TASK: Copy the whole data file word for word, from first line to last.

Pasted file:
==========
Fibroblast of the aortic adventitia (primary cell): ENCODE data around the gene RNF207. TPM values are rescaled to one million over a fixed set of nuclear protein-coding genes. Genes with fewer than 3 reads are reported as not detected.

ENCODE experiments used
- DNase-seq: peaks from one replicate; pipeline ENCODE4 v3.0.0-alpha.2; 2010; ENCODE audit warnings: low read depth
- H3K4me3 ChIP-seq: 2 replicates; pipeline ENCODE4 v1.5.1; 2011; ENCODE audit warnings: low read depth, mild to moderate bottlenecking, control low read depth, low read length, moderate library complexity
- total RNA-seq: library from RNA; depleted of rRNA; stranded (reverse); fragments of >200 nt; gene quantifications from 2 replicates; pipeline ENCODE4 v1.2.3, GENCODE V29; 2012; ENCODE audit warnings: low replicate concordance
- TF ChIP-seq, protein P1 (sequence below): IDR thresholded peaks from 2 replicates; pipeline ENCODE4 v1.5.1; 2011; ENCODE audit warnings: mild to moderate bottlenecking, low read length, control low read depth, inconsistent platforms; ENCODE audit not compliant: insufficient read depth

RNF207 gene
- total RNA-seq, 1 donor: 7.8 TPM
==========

Fibroblast of the aortic adventitia (primary cell): ENCODE data around the gene RNF207. TPM values are rescaled to one million over a fixed set of nuclear protein-coding genes. Genes with fewer than 3 reads are reported as not detected.

ENCODE experiments used
- DNase-seq: peaks from one replicate; pipeline ENCODE4 v3.0.0-alpha.2; 2010; ENCODE audit warnings: low read depth
- H3K4me3 ChIP-seq: 2 replicates; pipeline ENCODE4 v1.5.1; 2011; ENCODE audit warnings: low read depth, mild to moderate bottlenecking, control low read depth, low read length, moderate library complexity
- total RNA-seq: library from RNA; depleted of rRNA; stranded (reverse); fragments of >200 nt; gene quantifications from 2 replicates; pipeline ENCODE4 v1.2.3, GENCODE V29; 2012; ENCODE audit warnings: low replicate concordance
- TF ChIP-seq, protein P1 (sequence below): IDR thresholded peaks from 2 replicates; pipeline ENCODE4 v1.5.1; 2011; ENCODE audit warnings: mild to moderate bottlenecking, low read length, control low read depth, inconsistent platforms; ENCODE audit not compliant: insufficient read depth

RNF207 gene
- total RNA-seq, 1 donor: 7.8 TPM